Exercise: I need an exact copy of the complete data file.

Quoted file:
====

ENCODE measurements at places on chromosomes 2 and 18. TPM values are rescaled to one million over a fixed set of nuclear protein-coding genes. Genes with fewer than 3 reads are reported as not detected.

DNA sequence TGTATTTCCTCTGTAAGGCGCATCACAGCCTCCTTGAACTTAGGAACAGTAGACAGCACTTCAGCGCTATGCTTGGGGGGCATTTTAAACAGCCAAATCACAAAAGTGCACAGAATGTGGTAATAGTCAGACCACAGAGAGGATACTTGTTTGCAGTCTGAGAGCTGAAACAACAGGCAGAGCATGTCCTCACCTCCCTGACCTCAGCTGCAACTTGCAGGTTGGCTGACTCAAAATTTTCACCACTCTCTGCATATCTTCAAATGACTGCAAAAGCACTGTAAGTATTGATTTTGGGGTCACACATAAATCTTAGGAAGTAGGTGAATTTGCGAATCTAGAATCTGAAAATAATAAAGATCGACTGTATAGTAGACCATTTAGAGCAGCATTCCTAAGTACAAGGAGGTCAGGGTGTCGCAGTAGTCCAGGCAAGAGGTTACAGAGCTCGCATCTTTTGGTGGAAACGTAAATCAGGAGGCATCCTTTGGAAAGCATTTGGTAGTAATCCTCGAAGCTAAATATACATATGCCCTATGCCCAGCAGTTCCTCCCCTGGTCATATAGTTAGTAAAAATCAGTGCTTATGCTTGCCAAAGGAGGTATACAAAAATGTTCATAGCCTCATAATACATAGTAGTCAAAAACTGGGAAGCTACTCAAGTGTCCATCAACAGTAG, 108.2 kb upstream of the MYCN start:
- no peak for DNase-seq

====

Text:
ENCODE measurements at places on chromosomes 2 and 18. TPM values are rescaled to one million over a fixed set of nuclear protein-coding genes. Genes with fewer than 3 reads are reported as not detected.

DNA sequence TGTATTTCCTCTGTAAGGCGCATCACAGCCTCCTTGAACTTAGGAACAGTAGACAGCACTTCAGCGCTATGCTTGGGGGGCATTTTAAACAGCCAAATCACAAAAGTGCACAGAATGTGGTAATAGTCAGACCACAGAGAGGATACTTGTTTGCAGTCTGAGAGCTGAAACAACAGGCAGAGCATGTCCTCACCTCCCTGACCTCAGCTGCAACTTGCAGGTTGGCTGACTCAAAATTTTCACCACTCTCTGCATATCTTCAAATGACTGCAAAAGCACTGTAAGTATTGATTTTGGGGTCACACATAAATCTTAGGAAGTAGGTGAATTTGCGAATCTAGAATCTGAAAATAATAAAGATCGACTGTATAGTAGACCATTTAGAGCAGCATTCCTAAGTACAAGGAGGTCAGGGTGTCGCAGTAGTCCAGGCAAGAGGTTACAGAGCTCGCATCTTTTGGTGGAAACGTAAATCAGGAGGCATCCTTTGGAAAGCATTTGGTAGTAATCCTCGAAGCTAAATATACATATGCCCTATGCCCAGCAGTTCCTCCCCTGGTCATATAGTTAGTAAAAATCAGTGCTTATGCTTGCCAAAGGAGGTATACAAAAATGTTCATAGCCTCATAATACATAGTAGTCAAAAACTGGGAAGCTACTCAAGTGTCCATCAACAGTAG, 108.2 kb upstream of the MYCN start:
- no peak for DNase-seq